Nobody’s home ‘Meduza’ tracked down the Russian government’s special phone lines, and found that many top officials fob them off on subordinates and outsiders
Dozens of federal and regional state agencies in Russia — both civilian and military — buy government communications services from the Federal Protective Service (FSO). The telephone numbers assigned to specific officials and soldiers — whether it’s department heads, unit commanders, or whatever — are released publicly on the “Goszakupki” (State Purchases) website. Meduza managed to find more than 100 of these phone numbers.
The agreements published on the Goszakupki website are reached between the Office of Government Communications (UPrS) of the FSO’s Special Communications and Information Services and whatever state agency needs special communications services. With each contract, the client is issued either a range of numbers for the entire agency or a single number for a specific official. The contractor (that is, UPrS) agrees to provide “GSM mobile radiotelephone services in the 900/1800 MHz band for the operation of a government cellular network,” as well as a user terminal for this network (in other words, a special encrypted device).
In almost every contract from the past few years that Meduza could find on the Goszakupki website, the special communications numbers are listed in the annexes without any redaction (though the UPrS started hiding this information more thoroughly, as of last year). The only customer that thought to conceal their numbers by including a scanned piece of paper labeled “confedential” (sic) was the Moscow Mayor’s Administrative Department, but the subscribers’ surnames nevertheless remain visible: A. I. Chernyshev (Alexander Chernyshev, first deputy chief of staff), A. I. Gorbenko (Alexander Gorbenko, deputy mayor for regional security and information policy), and M. S. Liksutov (Maxim Liksutov, head of Moscow’s Transportation Department).
In recent reports documenting the contract’s execution, it so happens, these officials’ special communications numbers are listed without redaction. In every other contract Meduza located, with the exception of the agreements signed with the Attorney General’s Office, all the telephone numbers were published and available to the public — both the lines created for individual officials and the whole ranges of numbers allocated to entire agencies.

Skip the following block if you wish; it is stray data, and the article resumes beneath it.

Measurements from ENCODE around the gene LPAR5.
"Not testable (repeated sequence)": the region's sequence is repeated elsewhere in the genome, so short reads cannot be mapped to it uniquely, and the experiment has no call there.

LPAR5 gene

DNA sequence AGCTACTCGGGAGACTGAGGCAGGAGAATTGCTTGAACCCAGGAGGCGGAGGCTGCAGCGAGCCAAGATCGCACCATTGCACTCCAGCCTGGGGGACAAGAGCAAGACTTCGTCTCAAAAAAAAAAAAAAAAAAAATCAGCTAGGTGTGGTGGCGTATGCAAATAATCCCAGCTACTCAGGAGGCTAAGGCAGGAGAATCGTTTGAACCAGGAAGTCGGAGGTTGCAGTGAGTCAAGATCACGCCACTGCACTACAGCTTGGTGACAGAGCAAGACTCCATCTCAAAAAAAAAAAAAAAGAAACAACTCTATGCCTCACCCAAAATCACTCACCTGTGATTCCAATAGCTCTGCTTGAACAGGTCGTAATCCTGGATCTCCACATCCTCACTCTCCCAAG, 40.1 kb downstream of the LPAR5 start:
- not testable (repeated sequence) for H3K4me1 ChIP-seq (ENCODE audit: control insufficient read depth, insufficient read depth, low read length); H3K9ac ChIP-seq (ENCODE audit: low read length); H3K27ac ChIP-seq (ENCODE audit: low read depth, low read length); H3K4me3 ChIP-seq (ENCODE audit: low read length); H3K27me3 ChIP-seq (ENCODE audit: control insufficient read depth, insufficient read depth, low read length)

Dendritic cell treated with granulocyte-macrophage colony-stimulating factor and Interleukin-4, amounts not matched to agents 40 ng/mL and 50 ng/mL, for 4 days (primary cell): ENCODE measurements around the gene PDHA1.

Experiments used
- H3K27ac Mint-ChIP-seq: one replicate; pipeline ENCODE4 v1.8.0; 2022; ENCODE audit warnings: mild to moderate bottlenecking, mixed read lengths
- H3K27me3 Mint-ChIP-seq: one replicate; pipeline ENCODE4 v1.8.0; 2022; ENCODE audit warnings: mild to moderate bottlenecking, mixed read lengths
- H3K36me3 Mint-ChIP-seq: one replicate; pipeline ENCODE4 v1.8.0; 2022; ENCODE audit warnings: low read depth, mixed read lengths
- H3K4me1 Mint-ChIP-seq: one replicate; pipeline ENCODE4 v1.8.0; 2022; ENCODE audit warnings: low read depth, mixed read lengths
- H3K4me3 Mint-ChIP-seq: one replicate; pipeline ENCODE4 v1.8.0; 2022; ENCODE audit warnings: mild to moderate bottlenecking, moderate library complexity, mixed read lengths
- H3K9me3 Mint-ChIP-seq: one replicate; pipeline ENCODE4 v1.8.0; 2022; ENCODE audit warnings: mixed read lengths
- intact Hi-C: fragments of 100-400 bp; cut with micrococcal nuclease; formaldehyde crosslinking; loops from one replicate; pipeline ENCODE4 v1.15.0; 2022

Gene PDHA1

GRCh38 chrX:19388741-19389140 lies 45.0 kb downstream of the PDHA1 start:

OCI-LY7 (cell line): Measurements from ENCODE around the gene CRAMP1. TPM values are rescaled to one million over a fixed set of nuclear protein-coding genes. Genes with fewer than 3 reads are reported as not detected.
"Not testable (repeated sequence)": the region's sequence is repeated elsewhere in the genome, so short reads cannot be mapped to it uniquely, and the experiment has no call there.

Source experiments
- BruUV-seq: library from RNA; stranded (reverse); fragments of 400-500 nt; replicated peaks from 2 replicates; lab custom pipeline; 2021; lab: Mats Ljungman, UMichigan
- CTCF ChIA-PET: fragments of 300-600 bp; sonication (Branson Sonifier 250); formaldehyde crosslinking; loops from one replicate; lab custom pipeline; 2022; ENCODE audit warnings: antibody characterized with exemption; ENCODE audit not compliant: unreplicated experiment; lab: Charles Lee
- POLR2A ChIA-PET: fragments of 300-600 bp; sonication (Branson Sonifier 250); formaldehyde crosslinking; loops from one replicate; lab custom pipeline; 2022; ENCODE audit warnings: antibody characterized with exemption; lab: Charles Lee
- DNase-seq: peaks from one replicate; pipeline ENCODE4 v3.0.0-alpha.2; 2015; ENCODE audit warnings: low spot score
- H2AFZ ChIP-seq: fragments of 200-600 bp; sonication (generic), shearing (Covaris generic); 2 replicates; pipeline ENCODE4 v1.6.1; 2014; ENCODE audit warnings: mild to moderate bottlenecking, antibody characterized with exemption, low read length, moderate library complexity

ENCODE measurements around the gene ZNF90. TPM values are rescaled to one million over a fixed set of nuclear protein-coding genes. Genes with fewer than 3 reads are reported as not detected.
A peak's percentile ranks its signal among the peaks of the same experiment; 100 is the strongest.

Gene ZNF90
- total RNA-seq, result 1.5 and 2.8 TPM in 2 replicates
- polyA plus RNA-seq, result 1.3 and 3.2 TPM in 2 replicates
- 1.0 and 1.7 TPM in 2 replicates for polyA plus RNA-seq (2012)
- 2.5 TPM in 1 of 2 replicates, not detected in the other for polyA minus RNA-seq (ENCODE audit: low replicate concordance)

Additionally, Meduza managed to find the telephone numbers assigned to top officials at the following agencies:
- Federal Investigative Committee, including director Alexander Bastrykin
- Interior Ministry’s Communications and Information Protection Main Center, including ministry spokeswoman Irina Volk
- Regional divisions of the Interior Ministry, like the Sevastopol office
- Military unit commanders, including the head of the Dzerzhinsky Division
- Commanders of the National Guard’s Central District formations
- Central Elections Commission, including Commissioner Ella Pamfilova
- Justice Ministry
- Federal State Reserve Agency
- Regional Customs Administration of Radio-Electronic Security of Customs Infrastructure facilities
- Attorney General’s Office
- Regional administrations, like the head of Dagestan and Vladimir governor’s office
The numbers allocated by the FSO’s special communications service are apparently assigned to official positions, not specific individuals. For example, Central Election Commissioner Ella Pamfilova’s current number was logged on the app GetContact (which allows users to see how telephone numbers are saved on other users’ telephones) as “Sergey Mironov, Churov’s assistant” (Vladimir Churov served as central elections commissioner until March 2016, and apparently he had an aide handle his UPrS telephone number). Another example is the telephone number that belonged to Moscow Western Administrative District police chief Andrey Puchkov, who was fired in June 2019 (after his officers framed Meduza correspondent Ivan Golunov for drug possession). His number is archived on GetContact as “Fyodor Ivanov, Vnukovo,” and Meduza found a local police officer by the same name in Vnukovo.